41. In response to this request and the concern expressed by some international human rights organizations, the Minister for Foreign Affairs of that time Sergio Abreu. remained in permanent contact with the Spanish Minister for Foreign Affairs, from whom he obtained assurances concerning respect for the human rights of the extradited persons when they were handed over to the Spanish police authorities. On direct instructions from the President of the Republic, the Uruguayan Ministry of Foreign Affairs arranged for a Uruguayan Red Cross doctor to accompany the detainees on the flight back to Spain. In this way, the Government of Uruguay fulfilled the requirements of article 3 of the Convention, taking all the measures within its power to ensure and guarantee that no detained person's fundamental rights would be infringed. The text of the official Uruguayan press release on the implementation of the extradition orders is annexed to this report. Annex 14. Press release of 31 August 1994.

Article 4

The definition of torture

42. As already stated in paragraphs 7 and 8, Uruguayan criminal law does not contain a separate offence designated as torture. A bill submitted in this connection has been pending since 1985.

43. The proposed legislation seeks to fill the gaps in domestic law by providing a definition of torture covering three different forms of conduct:

(a) Acts by which physical or mental suffering is inflicted in order to obtain information or for the purpose of intimidation;

(b) Subjection to cruel, inhuman or degrading punishment or treatment;

(c) The application of treatment tending to depersonalize or diminish the physical or mental capacity of the victim, but without causing pain to body or mind.

44. Discussion of the bill over the years appears to have centred on the accepted Uruguayan penal doctrine in this matter which, together with the theory of minimal criminal law, questions the appropriateness of introducing new types of offence.

45. One of the reasons frequently put forward is that torture is a historical phenomenon which has been observed since the time of the Inquisition. "Spontaneous" torture, by persons who are not specialized in applying it, can be eradicated if the control mechanisms of a law-governed democratic system work effectively. "Specialized" torture, as a systematic practice of human rights violations and as institutionalized violence during the periods of dictatorship in Latin America, has disappeared since the restoration of democracy.

46. In this view, the problem lies not in establishing new types of offence but in tightening controls over action by the officials responsible for enforcing the law. Other eminent Uruguayan jurists believe that the country's Penal Code contains in various articles all the constituent or material elements that characterize the offence of torture under the Convention. Inasmuch as the penal system provides for, prosecutes and punishes any act against a person's physical or mental integrity committed by a public official or by a private individual, whatever may have been the motive, it seems irrelevant to establish a separate type of offence. In practice, they contend, no proven case of torture has gone unpunished for want of such a specific offence.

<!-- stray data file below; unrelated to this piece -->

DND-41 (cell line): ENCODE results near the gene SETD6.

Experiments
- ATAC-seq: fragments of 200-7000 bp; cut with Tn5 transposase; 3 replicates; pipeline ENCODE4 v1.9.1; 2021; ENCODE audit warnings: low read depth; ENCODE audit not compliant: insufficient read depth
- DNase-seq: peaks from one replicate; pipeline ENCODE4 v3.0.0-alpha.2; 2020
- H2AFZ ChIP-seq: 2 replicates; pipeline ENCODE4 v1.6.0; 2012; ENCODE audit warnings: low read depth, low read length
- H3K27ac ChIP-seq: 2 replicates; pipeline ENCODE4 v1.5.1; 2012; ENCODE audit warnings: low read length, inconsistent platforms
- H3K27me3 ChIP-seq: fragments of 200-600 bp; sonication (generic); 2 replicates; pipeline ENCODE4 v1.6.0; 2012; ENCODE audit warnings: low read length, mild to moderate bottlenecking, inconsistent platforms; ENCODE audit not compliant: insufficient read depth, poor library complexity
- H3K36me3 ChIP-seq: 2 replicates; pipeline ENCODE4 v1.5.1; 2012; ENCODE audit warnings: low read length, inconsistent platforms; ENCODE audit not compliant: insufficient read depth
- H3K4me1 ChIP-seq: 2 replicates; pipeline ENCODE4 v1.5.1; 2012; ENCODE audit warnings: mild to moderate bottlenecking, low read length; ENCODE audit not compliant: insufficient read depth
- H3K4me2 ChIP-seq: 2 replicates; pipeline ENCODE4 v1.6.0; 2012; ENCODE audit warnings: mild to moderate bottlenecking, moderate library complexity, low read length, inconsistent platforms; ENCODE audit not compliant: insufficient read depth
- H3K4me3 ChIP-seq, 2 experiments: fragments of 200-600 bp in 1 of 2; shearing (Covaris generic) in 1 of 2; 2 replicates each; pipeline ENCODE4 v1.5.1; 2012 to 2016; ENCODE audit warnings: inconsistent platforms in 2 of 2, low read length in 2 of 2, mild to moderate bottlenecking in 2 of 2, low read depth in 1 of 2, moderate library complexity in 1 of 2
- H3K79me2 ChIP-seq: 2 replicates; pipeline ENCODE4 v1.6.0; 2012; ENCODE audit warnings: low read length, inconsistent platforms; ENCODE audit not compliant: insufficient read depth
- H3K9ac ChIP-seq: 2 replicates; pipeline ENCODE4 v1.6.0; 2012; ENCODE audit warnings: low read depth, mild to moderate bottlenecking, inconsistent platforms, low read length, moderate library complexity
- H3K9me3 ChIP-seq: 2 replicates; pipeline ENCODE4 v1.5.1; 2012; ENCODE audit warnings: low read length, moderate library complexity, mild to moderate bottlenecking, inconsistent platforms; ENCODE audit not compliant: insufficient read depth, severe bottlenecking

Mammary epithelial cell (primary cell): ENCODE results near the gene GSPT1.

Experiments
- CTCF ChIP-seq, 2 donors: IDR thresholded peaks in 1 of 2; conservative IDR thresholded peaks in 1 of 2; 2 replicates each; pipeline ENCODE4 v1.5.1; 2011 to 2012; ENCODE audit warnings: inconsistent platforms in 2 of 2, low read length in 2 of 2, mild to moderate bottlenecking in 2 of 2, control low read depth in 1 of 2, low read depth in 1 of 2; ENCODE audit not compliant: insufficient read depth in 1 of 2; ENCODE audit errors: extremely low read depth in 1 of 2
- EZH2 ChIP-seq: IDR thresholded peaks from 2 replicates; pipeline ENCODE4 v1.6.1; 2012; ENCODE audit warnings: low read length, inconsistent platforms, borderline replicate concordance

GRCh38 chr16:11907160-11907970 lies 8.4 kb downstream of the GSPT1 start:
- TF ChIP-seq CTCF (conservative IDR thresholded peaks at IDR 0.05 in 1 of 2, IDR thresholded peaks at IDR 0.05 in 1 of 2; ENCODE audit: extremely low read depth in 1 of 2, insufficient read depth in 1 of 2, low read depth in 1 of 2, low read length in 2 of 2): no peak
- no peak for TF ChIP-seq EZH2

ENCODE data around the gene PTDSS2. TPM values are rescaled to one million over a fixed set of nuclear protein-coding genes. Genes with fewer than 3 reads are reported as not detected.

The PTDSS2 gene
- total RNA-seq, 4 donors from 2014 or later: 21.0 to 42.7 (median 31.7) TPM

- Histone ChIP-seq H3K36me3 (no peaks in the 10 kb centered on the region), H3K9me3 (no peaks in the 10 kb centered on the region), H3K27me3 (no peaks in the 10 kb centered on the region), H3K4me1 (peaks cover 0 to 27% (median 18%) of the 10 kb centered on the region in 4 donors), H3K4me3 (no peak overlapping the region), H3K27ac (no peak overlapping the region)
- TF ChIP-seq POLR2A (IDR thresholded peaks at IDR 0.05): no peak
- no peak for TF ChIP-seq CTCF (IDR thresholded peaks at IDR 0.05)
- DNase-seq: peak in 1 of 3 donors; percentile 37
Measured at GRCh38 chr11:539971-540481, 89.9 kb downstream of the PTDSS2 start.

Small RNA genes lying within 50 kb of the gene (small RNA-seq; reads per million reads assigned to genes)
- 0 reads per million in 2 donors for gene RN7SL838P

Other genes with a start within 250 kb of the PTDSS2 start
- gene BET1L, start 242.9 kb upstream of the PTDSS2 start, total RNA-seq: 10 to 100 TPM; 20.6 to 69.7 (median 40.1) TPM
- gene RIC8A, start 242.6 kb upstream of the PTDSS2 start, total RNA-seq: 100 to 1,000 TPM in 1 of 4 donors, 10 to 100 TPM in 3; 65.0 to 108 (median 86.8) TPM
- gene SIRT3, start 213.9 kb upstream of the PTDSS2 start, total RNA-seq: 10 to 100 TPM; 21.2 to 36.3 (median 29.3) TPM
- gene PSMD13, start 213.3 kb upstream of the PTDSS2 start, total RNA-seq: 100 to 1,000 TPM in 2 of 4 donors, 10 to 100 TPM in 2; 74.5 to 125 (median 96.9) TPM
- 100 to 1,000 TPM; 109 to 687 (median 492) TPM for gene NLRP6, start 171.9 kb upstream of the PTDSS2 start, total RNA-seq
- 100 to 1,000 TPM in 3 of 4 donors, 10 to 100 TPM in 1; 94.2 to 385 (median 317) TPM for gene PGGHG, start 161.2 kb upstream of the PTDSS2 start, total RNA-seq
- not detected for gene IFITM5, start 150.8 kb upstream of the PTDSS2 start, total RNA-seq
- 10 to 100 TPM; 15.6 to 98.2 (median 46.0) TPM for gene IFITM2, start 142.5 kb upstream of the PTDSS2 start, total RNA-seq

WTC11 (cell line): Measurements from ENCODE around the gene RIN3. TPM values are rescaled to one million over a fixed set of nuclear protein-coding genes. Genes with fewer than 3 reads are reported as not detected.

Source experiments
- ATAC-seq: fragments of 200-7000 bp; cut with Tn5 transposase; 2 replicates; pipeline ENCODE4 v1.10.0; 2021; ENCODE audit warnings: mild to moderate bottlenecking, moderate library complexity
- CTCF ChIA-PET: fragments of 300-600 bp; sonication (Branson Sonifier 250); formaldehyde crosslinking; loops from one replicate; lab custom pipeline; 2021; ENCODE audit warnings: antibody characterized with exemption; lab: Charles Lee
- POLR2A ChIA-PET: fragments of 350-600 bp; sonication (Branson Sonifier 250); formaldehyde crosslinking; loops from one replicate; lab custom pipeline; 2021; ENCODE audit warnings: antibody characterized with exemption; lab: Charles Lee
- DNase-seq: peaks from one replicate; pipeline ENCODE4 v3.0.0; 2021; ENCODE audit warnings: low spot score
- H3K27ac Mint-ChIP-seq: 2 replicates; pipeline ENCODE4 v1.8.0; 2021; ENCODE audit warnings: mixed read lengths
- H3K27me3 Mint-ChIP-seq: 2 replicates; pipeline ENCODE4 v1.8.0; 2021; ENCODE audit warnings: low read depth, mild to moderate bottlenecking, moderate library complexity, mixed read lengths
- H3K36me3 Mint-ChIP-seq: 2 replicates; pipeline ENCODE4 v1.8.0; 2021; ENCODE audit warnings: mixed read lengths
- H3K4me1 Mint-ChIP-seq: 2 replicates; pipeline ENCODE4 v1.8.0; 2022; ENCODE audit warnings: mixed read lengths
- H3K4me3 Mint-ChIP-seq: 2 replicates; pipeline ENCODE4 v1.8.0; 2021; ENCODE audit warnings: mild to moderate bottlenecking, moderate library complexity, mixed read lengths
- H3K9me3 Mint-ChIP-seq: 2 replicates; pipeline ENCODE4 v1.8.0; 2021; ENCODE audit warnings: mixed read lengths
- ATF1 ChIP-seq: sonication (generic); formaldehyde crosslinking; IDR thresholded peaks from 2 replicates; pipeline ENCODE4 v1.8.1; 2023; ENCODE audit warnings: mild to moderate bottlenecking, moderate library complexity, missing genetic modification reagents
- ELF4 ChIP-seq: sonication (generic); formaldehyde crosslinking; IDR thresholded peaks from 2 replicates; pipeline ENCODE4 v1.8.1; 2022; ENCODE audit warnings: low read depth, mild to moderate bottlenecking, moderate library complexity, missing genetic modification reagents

47. However, non-governmental organizations such as the Institute for Legal and Social Studies of Uruguay (IELSUR) and Service Peace and Justice, as well as professors specializing in criminal law, Gonzalo Fernández, professor of criminal law, article entitled "La represión penal de la tortura en el marco de la Convención de Naciones Unidas", Revista IELSUR, No. 6, July 1990. have made a public appeal to the Parliament in favour of classifying torture as a separate offence.

48. The non-governmental organizations consider that Uruguayan law should criminalize acts which involve violations of human rights. This would clearly define such acts and give expression to the political will of the democratic State to prosecute and punish practices that are harmful to human rights. The introduction of a separate offence, in their view, should be accompanied by adequate penalties to punish acts involving torture or ill-treatment more severely.

49. Whichever view is taken, all segments of Uruguayan society agree that the country's penal system performs its role of protecting the human person as the single overriding purpose of criminal justice.

50. Regarding the description of the offence in question - torture - the qualifying adjective of severity ("severe pain or suffering") used in article 1, paragraph 1, of the Convention has been deliberately deleted from the bill referred to above. The sponsors of the bill believe this to be justified in view of the difficulties of appreciation that are inherent in this qualifier.

51. As to the person who performs the act, the aim is to overcome the difficulties posed in the national legislation by making an indeterminate subject ("any individual") the perpetrator of the offence and by increasing criminal liability where public officials or members of the medical profession are concerned.

52. Lastly, with regard to the penalty, a severe custodial sentence of between two and eight years' rigorous imprisonment is provided for.

Current punishment for acts involving torture